The Dying Gaul is a reblog posted by An Archaeologist’s Diary on January 21, 2018. I’ve always been fascinated with this statue as it is a poignant reflection of a brave Celtic warrior who has fallen in battle and is facing death. What struck me is how the Greeks and Romans respected the noble Celtic warrior who demonstrated courage in defeat and when faced with his mortality.
Hope you enjoy!
Let’s see if I can produce ARCHAEO-Crush posts on a monthly basis in 2018. The ancient work of art I am presenting in January is a spectacular marble sculpture in the collections of the Musei Capitolini.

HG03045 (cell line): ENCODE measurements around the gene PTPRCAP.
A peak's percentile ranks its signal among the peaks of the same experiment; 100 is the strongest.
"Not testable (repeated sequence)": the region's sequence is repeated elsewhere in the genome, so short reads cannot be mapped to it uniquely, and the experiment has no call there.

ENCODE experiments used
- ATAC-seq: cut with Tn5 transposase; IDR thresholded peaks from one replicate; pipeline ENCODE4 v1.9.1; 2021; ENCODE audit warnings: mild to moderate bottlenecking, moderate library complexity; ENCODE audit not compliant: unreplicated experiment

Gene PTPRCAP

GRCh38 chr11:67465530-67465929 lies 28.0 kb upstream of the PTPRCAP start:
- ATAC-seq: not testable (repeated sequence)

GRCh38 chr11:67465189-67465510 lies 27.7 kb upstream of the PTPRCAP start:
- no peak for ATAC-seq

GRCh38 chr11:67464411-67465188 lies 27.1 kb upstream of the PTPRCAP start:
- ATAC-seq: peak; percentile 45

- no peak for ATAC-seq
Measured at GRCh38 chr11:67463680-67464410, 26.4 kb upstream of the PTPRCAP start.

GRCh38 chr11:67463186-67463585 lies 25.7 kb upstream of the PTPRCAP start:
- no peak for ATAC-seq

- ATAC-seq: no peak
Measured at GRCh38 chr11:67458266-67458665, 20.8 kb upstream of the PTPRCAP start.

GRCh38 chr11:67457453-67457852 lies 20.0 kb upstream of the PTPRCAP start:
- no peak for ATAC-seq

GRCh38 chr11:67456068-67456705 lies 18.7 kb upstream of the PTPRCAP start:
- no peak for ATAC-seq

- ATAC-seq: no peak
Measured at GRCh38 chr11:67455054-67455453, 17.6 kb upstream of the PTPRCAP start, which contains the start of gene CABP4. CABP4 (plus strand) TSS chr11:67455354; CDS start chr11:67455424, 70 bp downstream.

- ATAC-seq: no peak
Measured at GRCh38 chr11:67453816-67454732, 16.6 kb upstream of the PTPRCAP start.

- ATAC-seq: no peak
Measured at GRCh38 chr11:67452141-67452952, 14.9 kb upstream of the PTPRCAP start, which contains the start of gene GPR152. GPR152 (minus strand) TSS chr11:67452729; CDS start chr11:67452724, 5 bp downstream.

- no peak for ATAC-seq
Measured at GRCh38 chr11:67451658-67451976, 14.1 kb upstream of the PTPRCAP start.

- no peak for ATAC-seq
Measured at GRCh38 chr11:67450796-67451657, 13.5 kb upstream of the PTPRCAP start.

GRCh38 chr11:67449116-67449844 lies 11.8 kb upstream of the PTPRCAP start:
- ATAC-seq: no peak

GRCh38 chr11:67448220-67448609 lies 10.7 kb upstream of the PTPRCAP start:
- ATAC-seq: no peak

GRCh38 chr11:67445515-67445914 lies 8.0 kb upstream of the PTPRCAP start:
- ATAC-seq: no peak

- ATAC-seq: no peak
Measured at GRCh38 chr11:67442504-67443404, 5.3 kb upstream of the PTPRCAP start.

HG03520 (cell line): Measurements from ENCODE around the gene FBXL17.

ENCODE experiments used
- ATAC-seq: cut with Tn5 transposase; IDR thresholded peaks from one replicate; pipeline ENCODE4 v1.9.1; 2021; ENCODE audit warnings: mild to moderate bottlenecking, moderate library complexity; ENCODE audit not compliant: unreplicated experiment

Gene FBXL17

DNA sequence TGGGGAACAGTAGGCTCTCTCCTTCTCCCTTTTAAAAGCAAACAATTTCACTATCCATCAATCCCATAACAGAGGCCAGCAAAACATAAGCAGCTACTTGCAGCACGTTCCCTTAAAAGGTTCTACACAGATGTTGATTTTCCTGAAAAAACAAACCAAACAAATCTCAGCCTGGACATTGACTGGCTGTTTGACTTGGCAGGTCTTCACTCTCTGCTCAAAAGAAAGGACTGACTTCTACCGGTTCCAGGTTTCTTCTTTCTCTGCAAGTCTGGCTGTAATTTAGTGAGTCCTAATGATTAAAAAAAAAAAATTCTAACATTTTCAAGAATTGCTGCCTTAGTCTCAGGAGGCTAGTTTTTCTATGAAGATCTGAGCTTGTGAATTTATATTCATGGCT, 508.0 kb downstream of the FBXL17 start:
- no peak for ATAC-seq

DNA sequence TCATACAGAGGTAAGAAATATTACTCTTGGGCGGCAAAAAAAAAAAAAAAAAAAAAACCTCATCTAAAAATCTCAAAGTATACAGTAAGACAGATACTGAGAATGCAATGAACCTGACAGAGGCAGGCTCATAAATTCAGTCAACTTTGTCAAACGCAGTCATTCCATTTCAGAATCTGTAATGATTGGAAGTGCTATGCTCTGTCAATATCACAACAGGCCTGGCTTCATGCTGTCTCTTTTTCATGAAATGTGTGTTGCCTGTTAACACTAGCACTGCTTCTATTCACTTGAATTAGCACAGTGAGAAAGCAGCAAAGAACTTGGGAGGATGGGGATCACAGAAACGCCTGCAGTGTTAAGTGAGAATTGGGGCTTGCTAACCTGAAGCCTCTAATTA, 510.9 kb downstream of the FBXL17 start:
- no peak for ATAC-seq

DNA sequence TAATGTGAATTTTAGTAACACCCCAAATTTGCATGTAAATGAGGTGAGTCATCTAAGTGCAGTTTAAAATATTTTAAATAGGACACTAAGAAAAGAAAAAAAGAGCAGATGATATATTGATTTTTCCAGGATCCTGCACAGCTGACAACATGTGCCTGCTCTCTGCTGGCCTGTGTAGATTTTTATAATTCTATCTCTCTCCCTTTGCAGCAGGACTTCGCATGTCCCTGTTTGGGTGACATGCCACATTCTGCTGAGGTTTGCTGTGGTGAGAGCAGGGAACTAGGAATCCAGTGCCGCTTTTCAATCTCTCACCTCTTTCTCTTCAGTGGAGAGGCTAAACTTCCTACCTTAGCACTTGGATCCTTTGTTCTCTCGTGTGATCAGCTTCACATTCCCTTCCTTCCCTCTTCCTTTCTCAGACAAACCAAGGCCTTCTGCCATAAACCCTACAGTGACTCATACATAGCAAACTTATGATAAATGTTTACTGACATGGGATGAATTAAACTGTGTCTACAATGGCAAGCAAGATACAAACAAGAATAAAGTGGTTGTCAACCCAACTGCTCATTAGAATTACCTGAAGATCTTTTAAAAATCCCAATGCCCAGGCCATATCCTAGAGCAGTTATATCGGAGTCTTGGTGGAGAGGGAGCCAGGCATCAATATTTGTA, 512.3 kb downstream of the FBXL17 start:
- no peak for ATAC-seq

THE DYING GAUL
Type: artefact (sculpture)
Civilisation: Ancient Rome
Date: 1st or 2nd century C.E.
ARCHAEO-Crush: The statue of the Dying Gaul (or more precisely, the Dying Galatian) is an ancient marble masterpiece at the Musei Capitolini. Discovered in Rome, the statue was found in the gardens of the Villa Ludovisi (possibly during excavations for the foundations between 1621 and 1623), when the villa was built on the site of the landscaped gardens of the Roman historian Sallust, who acquired the land after the death of its previous owner, Julius Caesar. When discovered, the man in the sculpture was identified as a wounded or dying gladiator because a bleeding wound can clearly…
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